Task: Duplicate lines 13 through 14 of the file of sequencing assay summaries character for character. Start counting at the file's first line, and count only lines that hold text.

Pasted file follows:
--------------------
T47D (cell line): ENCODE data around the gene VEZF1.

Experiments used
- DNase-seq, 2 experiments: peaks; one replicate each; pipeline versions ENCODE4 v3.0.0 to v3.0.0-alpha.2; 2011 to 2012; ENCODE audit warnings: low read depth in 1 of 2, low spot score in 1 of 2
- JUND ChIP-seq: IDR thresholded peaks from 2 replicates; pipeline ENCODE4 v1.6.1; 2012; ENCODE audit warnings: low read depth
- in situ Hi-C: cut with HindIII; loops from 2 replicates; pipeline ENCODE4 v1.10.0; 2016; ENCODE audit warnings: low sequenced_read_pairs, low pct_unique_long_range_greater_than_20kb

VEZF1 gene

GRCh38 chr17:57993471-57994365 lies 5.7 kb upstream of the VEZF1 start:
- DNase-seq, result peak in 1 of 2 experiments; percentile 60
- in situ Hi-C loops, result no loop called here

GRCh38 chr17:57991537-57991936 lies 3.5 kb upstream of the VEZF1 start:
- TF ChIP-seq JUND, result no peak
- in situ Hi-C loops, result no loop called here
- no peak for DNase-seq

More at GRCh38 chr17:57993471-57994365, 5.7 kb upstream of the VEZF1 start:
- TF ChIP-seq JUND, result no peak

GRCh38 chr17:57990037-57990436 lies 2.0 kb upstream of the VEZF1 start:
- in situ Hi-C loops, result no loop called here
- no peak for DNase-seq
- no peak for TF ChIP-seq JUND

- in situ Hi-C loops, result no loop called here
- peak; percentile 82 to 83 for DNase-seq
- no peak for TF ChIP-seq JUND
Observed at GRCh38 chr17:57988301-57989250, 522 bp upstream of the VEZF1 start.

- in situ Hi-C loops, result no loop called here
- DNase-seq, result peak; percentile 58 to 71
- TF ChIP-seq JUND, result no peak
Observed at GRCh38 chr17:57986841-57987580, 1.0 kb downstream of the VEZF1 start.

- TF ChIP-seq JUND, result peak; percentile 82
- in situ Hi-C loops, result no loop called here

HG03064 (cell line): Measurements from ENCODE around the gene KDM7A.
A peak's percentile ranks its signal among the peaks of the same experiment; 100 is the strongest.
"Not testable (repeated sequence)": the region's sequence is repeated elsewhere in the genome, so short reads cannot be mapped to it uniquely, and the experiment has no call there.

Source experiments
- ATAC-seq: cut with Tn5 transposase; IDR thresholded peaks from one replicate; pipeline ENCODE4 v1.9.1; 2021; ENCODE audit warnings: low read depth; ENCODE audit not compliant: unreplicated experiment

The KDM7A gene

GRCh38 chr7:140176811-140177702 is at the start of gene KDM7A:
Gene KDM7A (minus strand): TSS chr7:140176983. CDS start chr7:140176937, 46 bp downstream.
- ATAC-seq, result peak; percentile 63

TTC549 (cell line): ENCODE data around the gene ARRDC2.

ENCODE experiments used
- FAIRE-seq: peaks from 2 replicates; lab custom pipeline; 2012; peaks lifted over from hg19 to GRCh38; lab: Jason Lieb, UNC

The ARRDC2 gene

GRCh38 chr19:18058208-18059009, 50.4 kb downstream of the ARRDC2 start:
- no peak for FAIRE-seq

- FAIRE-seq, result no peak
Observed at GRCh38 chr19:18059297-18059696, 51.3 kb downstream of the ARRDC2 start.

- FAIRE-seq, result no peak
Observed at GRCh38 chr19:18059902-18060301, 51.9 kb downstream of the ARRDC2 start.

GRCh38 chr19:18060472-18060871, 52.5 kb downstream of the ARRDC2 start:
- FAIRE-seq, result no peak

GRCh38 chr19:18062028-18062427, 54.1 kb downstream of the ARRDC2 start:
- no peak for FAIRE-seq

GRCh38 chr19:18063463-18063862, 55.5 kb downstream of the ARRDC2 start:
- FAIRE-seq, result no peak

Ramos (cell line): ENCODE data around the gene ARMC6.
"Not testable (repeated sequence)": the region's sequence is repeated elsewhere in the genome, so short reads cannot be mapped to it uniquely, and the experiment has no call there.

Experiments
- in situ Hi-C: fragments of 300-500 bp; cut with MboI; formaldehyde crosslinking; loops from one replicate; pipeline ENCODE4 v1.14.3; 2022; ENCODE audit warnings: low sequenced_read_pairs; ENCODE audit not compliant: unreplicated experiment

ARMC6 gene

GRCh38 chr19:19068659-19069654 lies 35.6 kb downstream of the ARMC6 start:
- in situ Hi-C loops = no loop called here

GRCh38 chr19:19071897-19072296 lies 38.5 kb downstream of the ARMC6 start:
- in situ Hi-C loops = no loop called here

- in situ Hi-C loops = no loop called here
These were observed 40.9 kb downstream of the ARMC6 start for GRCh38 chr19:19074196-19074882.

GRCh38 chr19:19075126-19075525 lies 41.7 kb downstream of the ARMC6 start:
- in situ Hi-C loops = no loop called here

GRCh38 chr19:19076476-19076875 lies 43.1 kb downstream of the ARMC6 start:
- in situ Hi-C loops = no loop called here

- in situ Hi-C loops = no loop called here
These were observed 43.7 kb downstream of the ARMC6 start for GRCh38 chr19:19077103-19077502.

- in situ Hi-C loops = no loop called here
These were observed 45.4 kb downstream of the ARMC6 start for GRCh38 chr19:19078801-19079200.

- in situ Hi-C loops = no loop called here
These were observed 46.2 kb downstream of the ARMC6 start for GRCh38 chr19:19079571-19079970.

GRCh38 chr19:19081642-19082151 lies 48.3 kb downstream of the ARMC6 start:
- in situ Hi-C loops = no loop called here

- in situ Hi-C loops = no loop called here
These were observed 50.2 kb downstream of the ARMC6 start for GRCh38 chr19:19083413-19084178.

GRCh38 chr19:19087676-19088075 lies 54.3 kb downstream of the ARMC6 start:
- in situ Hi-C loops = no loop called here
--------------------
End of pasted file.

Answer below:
- no peak for DNase-seq

More at GRCh38 chr17:57993471-57994365, 5.7 kb upstream of the VEZF1 start: